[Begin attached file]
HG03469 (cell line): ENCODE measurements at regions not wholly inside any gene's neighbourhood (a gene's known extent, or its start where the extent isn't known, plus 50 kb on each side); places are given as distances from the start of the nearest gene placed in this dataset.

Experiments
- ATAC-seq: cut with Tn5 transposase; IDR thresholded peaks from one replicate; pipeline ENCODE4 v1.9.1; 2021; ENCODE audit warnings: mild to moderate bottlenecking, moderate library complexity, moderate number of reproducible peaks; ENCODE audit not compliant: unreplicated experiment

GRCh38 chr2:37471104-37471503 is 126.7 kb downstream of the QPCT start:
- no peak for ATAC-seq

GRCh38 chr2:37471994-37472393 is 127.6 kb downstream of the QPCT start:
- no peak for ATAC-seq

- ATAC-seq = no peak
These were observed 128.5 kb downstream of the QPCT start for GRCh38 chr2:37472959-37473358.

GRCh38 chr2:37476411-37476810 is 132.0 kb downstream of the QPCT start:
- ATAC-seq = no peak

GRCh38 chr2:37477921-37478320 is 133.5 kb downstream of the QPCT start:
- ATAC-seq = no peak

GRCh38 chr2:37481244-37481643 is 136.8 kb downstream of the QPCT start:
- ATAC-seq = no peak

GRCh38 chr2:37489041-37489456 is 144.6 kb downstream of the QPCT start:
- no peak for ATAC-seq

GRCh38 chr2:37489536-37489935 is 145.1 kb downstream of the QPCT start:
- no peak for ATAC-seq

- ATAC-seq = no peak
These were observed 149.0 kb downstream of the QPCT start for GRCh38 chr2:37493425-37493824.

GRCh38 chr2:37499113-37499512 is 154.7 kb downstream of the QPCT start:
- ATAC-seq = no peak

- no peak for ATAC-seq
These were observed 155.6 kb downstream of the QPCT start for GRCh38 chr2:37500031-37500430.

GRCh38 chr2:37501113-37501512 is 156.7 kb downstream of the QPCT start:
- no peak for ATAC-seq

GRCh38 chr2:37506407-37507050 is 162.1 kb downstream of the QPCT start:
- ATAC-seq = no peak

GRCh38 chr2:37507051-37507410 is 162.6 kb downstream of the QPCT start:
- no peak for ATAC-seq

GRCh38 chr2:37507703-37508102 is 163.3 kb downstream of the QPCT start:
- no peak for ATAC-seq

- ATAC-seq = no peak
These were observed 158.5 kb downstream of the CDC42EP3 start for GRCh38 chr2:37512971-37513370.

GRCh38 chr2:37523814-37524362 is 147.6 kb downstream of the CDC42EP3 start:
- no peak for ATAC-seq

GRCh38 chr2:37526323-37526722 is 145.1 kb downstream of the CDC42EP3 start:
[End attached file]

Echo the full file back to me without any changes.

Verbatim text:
HG03469 (cell line): ENCODE measurements at regions not wholly inside any gene's neighbourhood (a gene's known extent, or its start where the extent isn't known, plus 50 kb on each side); places are given as distances from the start of the nearest gene placed in this dataset.

Experiments
- ATAC-seq: cut with Tn5 transposase; IDR thresholded peaks from one replicate; pipeline ENCODE4 v1.9.1; 2021; ENCODE audit warnings: mild to moderate bottlenecking, moderate library complexity, moderate number of reproducible peaks; ENCODE audit not compliant: unreplicated experiment

GRCh38 chr2:37471104-37471503 is 126.7 kb downstream of the QPCT start:
- no peak for ATAC-seq

GRCh38 chr2:37471994-37472393 is 127.6 kb downstream of the QPCT start:
- no peak for ATAC-seq

- ATAC-seq = no peak
These were observed 128.5 kb downstream of the QPCT start for GRCh38 chr2:37472959-37473358.

GRCh38 chr2:37476411-37476810 is 132.0 kb downstream of the QPCT start:
- ATAC-seq = no peak

GRCh38 chr2:37477921-37478320 is 133.5 kb downstream of the QPCT start:
- ATAC-seq = no peak

GRCh38 chr2:37481244-37481643 is 136.8 kb downstream of the QPCT start:
- ATAC-seq = no peak

GRCh38 chr2:37489041-37489456 is 144.6 kb downstream of the QPCT start:
- no peak for ATAC-seq

GRCh38 chr2:37489536-37489935 is 145.1 kb downstream of the QPCT start:
- no peak for ATAC-seq

- ATAC-seq = no peak
These were observed 149.0 kb downstream of the QPCT start for GRCh38 chr2:37493425-37493824.

GRCh38 chr2:37499113-37499512 is 154.7 kb downstream of the QPCT start:
- ATAC-seq = no peak

- no peak for ATAC-seq
These were observed 155.6 kb downstream of the QPCT start for GRCh38 chr2:37500031-37500430.

GRCh38 chr2:37501113-37501512 is 156.7 kb downstream of the QPCT start:
- no peak for ATAC-seq

GRCh38 chr2:37506407-37507050 is 162.1 kb downstream of the QPCT start:
- ATAC-seq = no peak

GRCh38 chr2:37507051-37507410 is 162.6 kb downstream of the QPCT start:
- no peak for ATAC-seq

GRCh38 chr2:37507703-37508102 is 163.3 kb downstream of the QPCT start:
- no peak for ATAC-seq

- ATAC-seq = no peak
These were observed 158.5 kb downstream of the CDC42EP3 start for GRCh38 chr2:37512971-37513370.

GRCh38 chr2:37523814-37524362 is 147.6 kb downstream of the CDC42EP3 start:
- no peak for ATAC-seq

GRCh38 chr2:37526323-37526722 is 145.1 kb downstream of the CDC42EP3 start: